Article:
Is the worst over for real estate investment trust (REIT)?

A Real Estate Investment Trust or REIT is a corporation investing in real estate that reduces or eliminates corporate income taxes. Each year, a REIT is required to distribute 90 percent of its profit, or more, to the shareholders. By doing so, the trust will not be subject to taxation. Only the individuals who receive shareholder profits will be subject to individual taxation.

Like other corporations, REITs can be publicly or privately held. Public REITs may be listed on public stock exchanges like shares of common stock in other firms. The REIT structure was designed to provide a similar structure for investment in real estate as mutual funds provide for investment in stocks.

Like buying stock, you have no control in the operation or selection of the investment property although some REITs make a public offering of a specific investment property. You, at least, have the opportunity of examining the property in which your investment funds will be placed. But, you still have no control over the management or operation of the property. (Read “Why real estate is a good investment?” to understand the advantages to have control over your investment property.)

The key statistics to look at in a REIT are its NAV (Net asset value), AFFO (Adjusted Funds From Operations) and CAD (Cash Available for Distribution). REITs face challenges from both a slowing economy and the global financial crisis, depressing share values by 40 to 70 per cent in some cases since 2007.

Is the worst over?

The market has discounted REIT shares to levels that anticipate a drawn-out period of deteriorating fundamentals. They are trading at steep discounts to asset values. The single most important factor affecting a recovery will be the course of the economy.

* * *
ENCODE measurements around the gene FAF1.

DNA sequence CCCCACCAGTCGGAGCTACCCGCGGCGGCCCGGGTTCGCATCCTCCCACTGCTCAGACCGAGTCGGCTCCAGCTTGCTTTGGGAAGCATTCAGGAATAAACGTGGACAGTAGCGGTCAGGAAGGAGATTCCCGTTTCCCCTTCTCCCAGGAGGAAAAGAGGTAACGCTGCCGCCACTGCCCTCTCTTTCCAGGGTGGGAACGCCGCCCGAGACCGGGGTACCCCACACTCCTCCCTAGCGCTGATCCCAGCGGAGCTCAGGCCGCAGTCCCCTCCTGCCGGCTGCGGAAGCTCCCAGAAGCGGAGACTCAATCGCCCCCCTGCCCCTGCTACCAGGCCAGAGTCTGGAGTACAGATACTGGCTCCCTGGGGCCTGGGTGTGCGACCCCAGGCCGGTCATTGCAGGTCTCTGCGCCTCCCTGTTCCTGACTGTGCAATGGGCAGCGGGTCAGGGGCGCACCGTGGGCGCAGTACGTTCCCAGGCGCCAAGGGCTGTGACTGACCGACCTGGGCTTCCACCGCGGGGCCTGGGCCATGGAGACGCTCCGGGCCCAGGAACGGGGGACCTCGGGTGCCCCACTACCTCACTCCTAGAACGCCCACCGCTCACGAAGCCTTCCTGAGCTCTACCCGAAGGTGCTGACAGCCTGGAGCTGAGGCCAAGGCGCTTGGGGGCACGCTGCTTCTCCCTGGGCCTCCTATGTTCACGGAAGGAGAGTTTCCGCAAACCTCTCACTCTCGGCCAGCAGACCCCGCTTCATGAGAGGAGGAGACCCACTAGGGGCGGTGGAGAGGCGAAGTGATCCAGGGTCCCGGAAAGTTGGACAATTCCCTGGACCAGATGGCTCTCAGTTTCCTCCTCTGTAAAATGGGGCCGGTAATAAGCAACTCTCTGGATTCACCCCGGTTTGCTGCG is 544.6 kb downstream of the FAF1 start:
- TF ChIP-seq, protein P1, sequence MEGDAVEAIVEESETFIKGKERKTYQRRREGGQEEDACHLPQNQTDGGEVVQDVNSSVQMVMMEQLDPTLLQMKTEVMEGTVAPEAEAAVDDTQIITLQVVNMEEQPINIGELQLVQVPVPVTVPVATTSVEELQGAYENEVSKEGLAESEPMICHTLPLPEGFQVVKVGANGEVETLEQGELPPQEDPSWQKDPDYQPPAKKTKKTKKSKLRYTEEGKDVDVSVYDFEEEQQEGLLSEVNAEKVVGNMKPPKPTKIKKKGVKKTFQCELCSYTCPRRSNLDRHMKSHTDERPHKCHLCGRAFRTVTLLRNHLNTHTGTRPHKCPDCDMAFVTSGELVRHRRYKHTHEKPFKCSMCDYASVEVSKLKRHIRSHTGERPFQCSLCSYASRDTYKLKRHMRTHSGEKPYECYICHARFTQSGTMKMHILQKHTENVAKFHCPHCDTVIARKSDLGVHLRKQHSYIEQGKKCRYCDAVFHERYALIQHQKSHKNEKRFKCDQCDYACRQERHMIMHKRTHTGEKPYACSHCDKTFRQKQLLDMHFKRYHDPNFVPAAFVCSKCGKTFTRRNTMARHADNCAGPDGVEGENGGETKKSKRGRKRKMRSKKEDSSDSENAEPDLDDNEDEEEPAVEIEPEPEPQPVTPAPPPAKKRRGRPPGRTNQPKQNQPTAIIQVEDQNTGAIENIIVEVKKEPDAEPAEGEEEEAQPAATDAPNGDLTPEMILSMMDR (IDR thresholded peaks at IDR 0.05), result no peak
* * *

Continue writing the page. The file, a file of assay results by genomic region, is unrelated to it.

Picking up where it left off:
We expect the record fiscal and monetary stimulation being put in place worldwide to at least stem the economy’s decline. We should start seeing evidence of this by the end of 2009, when economic statistics begin to suggest a bottom. REITs tend to be early-cycle stocks, so they could start to perform well sometime between now and then. Meantime, it is hard to imagine valuations getting much worse.

It is likely things will get a bit worse before they get better. When you are going through a recession, sentiment is always bad, and things always seem worst near the bottom. The “it’s never coming back” chorus is getting louder.

On the other hand, there has never been more fiscal and monetary stimulus thrown at the world’s economies. Mortgage rates are down. Mortgage refinancing is up. Spreads are starting to narrow between different grades of securities. But it is going to take time because the economic and financial crisis is just too big.

 

About The Author

ongkl

Coming from a humble little town named Tangkak in north Johor state of Malaysia, I am so lucky to have chances to learn and work both in Johor Bahru and Singapore - a conurbation with 6.49 million still fast growing population - since year 1996. Hope now I can have a chance to contribute back to the community by sharing what I see, what I know and what I learn in this wonderful place.

1 Comment

  • jordan woo

    Reply Reply June 25, 2010

    very useful info.which touches on every aspect of real estate investment. example like ranging from BLR & Fixed Rate.

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